One of the Most Influential 18th Century Maps of America
Old color example the Carrington Bowle's edition of Lewis Evans' seminal map of the British Colonies in North America.
Along with the maps of Henry Popple and John Mitchell, Lewis Evans' map is considered among the most important and influential American maps of the 18th Century, and is the only one of the three to have been published by an American. Both Evans and Mitchell's maps were intended to spur western expansion into the Trans-Allegheny, Ohio Valley and regions westward, and in response to French encroachments.
Evans' map provided the best early depiction of the Ohio country, while documenting competing British, French and native American claims in a region destined to be the flashpoint of the French and Indian War. In this regard it is of particular note for treating the Iroquois Confederacy as a geopolitical power in its own right, with its own internal political structure, territory (here known as "Aquanishuonigy") and diplomatic interests.
The map is filled with details meriting closer study. It locates hundreds of European and native American settlements, depicts the network of roads and trails, and provides an immense amount of information about the navigability of rivers and important portages. The many other notations include for example, Dartmouth College, the location of "elephant bones," "Antique Sculptures," salt and limestone deposits, and petroleum in western Pennsylvania and coal in Ohio.
Evans' map became the standard for nearly 50 years, being re-issued by Jefferys, Bowles, Kitchen and others. The map is a milestone both for its political significance and extension of cartographic knowledge in the region. Governor Pownall re-issued an updated edition of the map taken from the original Evans plate, with an addition of New England and a group of tables, naming townships in the Colonies. Pownall had been a great supporter of Evans and pledged the proceeds from the map to Evans' daughter. The cartographic importance of the map and its place in the history of cartography are substantial.
Pritchard and Taliaferro describe Evans as "the best geographer working in the English colonies in the mid-eighteenth century. A dedicated scientist, he exchanged scholarly information with Peter Collinson, Benjamin Franklin, colonial administrator Thomas Pownall, New York mathematician and mapmaker Cadwallader Colden, and others." ( Degrees of Latitude, p. 172) His natural talent, his own extensive surveys in western New York and Pennsylvania, and his large network of fellow scholars and mapmakers enabled him to produce what for its time was an extraordinarily accurate and detailed map. Many compared it favorably to the monumental Map of the British and French Dominions in North America, recently completed by Virginia physician John Mitchell. Benjamin Franklin, for example, wrote that "When [Evans' map] is done, Dr. Mitchell's Map may perhaps be something improv'd from it." ( Degrees of Latitude, p. 174)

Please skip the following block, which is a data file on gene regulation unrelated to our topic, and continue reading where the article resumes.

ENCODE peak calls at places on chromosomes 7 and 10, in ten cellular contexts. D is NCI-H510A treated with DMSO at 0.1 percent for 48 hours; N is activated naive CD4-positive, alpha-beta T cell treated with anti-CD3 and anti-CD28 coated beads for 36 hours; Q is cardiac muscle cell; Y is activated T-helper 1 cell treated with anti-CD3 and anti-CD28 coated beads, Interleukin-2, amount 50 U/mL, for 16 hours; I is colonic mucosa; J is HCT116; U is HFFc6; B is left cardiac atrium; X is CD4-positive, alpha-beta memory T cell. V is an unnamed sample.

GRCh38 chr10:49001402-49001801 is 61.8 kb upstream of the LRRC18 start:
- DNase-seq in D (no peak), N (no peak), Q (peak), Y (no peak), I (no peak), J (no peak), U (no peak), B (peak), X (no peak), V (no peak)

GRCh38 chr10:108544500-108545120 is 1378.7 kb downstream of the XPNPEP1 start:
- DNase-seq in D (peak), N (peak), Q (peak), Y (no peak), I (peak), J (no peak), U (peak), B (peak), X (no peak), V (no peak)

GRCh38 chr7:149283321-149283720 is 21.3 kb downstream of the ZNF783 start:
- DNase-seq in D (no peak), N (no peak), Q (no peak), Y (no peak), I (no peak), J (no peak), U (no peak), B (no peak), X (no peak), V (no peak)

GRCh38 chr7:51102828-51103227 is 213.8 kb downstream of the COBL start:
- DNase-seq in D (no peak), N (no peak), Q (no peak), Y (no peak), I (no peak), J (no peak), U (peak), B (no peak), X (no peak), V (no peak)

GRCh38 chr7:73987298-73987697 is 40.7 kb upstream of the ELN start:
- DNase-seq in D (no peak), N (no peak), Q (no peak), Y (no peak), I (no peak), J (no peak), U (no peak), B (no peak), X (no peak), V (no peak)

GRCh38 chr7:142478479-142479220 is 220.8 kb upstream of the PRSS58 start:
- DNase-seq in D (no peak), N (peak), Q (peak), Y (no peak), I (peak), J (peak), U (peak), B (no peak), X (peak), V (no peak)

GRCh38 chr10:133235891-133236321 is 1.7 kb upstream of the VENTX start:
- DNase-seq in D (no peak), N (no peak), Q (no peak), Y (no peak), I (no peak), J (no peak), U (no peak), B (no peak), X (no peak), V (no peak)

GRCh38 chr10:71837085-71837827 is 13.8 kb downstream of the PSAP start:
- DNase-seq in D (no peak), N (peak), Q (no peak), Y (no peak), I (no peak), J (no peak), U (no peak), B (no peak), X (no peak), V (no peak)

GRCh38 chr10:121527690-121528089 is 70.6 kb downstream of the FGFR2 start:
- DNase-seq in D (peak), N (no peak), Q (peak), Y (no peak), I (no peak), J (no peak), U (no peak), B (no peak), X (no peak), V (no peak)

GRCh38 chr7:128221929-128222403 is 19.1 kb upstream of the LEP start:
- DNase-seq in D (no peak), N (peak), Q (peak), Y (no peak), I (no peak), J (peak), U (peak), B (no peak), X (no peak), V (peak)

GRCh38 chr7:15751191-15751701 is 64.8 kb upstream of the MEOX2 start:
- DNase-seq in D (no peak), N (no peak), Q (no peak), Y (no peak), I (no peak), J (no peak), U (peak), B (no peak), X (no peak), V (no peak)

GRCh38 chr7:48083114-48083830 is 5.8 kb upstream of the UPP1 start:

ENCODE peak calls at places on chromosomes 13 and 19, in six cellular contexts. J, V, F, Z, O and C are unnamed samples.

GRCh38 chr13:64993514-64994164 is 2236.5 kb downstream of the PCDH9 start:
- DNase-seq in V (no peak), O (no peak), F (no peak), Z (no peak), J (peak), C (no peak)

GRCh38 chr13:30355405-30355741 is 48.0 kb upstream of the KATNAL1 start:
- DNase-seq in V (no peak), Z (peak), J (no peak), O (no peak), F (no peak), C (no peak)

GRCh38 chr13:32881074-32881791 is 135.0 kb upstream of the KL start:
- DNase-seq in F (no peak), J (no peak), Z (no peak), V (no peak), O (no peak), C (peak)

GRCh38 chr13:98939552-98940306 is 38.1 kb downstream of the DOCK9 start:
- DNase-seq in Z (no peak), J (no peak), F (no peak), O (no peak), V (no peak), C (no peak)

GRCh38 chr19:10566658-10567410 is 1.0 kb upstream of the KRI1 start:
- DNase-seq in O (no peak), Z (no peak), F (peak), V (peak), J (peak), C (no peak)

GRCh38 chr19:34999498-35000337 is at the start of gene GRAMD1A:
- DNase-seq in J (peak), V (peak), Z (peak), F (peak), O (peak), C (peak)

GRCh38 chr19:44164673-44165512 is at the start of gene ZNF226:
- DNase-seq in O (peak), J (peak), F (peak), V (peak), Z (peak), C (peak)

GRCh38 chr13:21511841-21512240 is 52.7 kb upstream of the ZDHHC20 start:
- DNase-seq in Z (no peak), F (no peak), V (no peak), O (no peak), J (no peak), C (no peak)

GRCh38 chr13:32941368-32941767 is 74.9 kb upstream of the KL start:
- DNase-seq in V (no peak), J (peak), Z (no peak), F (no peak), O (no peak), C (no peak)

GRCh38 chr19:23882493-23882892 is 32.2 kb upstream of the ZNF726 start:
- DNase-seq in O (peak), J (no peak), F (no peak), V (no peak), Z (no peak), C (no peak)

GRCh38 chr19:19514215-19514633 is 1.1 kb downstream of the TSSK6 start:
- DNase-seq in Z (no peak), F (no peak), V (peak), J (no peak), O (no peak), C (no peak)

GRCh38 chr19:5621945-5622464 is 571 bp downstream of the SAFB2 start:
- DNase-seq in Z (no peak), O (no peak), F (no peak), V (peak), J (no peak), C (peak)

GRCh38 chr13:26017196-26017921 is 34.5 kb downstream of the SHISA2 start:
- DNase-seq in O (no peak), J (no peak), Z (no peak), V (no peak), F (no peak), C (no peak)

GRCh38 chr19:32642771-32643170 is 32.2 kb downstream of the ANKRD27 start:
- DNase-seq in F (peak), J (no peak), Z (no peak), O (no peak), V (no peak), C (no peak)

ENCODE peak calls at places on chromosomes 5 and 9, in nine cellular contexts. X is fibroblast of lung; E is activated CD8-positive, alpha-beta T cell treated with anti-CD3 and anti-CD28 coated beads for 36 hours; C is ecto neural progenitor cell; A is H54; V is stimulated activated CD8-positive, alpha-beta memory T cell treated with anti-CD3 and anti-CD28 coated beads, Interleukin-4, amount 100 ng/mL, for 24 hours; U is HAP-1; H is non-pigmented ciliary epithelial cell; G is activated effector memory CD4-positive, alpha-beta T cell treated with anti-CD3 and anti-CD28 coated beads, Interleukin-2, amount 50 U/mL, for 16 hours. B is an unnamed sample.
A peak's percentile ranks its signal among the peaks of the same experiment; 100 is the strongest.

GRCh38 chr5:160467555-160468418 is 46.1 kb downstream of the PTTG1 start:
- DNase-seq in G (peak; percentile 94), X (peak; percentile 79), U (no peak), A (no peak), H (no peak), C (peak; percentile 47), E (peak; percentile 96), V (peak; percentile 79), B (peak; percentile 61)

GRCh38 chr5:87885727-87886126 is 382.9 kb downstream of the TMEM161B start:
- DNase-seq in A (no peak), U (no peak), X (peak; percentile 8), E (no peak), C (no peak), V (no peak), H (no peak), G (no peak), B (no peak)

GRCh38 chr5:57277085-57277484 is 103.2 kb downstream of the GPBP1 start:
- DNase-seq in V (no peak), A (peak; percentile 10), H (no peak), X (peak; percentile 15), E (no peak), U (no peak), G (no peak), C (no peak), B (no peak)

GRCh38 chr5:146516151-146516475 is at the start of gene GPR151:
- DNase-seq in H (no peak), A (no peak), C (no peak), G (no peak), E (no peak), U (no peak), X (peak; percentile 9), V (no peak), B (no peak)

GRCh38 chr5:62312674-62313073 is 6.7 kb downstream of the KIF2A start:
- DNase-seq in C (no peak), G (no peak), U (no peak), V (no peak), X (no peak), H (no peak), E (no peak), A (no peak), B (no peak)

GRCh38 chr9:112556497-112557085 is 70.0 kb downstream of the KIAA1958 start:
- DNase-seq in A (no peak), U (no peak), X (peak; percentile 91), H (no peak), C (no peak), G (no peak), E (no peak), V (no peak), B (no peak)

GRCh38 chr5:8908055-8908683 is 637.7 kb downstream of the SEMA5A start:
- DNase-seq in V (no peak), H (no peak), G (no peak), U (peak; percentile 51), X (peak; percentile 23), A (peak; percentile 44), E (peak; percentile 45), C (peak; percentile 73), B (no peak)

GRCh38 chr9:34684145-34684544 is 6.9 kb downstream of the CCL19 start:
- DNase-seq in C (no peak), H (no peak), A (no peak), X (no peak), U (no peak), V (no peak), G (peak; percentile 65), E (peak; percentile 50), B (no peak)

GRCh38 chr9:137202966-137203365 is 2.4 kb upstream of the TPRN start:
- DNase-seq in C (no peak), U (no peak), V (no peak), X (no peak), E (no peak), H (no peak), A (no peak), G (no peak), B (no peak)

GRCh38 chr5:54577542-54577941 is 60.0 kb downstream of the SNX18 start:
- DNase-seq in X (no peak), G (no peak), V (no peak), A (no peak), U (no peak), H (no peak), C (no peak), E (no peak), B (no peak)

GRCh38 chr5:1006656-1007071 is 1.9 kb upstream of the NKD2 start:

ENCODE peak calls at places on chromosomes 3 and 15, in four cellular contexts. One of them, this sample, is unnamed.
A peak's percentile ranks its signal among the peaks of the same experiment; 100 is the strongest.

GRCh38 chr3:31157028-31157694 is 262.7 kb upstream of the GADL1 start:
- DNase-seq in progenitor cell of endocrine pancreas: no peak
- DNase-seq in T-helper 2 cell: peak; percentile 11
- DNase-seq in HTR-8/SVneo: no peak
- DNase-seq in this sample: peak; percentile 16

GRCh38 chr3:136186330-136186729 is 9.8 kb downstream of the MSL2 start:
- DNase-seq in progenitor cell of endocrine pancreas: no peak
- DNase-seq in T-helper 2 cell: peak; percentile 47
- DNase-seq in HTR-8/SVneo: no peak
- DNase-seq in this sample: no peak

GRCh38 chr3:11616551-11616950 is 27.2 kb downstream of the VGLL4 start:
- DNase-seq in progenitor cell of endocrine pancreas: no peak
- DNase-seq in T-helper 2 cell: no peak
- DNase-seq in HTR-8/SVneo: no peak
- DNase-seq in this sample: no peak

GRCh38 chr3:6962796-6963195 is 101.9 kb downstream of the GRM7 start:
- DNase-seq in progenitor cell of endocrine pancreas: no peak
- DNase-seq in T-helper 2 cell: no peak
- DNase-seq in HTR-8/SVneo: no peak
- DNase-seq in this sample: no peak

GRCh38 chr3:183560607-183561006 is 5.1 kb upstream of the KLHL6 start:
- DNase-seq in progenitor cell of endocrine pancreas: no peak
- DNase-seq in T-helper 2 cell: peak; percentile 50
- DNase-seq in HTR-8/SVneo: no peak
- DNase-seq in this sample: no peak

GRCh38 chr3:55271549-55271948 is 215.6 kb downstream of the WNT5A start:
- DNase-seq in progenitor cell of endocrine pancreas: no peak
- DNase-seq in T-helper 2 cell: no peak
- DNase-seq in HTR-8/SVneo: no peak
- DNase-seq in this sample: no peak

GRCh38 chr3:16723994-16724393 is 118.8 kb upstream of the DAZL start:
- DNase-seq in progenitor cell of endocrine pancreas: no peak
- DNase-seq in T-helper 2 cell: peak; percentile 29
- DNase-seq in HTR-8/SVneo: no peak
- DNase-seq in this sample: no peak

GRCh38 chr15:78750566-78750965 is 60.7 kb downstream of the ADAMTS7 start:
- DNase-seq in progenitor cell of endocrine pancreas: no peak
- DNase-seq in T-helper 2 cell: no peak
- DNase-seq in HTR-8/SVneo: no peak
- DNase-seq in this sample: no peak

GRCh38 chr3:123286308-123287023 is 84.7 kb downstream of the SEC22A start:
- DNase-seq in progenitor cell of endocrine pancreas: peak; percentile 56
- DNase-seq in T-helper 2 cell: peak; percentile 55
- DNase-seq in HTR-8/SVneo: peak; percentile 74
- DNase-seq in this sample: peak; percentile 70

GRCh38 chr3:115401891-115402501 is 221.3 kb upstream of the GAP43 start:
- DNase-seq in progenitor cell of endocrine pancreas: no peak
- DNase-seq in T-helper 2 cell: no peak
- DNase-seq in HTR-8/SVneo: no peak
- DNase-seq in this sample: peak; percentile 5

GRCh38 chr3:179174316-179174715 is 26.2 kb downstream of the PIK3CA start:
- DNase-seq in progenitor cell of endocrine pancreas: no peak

The first edition of Evans' map was engraved by James Turner and published in Philadelphia in 1755. It was accompanied by Evans' Analysis of a General Map of the Middle British Colonies, an essay describing the map's sources and explaining its geopolitical significance. The map's importance, and the rarity of the Philadelphia edition, soon led to its being copied and reissued in London many times by the end of the 18th century.
The present example was first published by John Bowles in London. There are 4 states of the map, which can be identified as follows:
- 1760 ca: No engraved frame around title
- 1765 ca: Title now framed with a decorative cartouche. John Bowles imprint
- 1771: Carrington Bowles imprint, with a date of January 1, 1771.
- 1774 ca: Canada appears in large letters, spanning 16 inches across the map in a diagonal orientation.
Lewis Evans was a land surveyor and map maker who produced one of the most influential American maps of the eighteenth-century, “A general map of the Middle British Colonies” (1755). Evans was born near Pwllheli, Caernarvonshire, Wales and emigrated to the North American colonies in 1731. He found work in Philadelphia as a clerk to no less than Benjamin Franklin, who also published several of his works including the cartographic memoir that accompanied the 1755 map and a 1749 map of Pennsylvania, New Jersey, New York and Delaware. Evans was outspoken and politically active, a combination that landed him in prison in New York for libel against the Governor of Pennsylvania, Robert Hunter Morris. He died there on June 12, 1756, leaving behind a daughter, Amelia.
Amelia’s godmother was Franklin’s wife, Deborah, who raised the girl after Evans’ death. Part of Amelia’s inheritance was the plate of the 1755 map. The rest of his maps and instruments were sold at auction in early 1760. Benjamin Franklin later arranged for the plate to be sent to John Almon for reprinting in an attempt to support Amelia. This resulted in the 1776 Pownall edition of the map; however, sales were not as expected, leaving Amelia short of funds.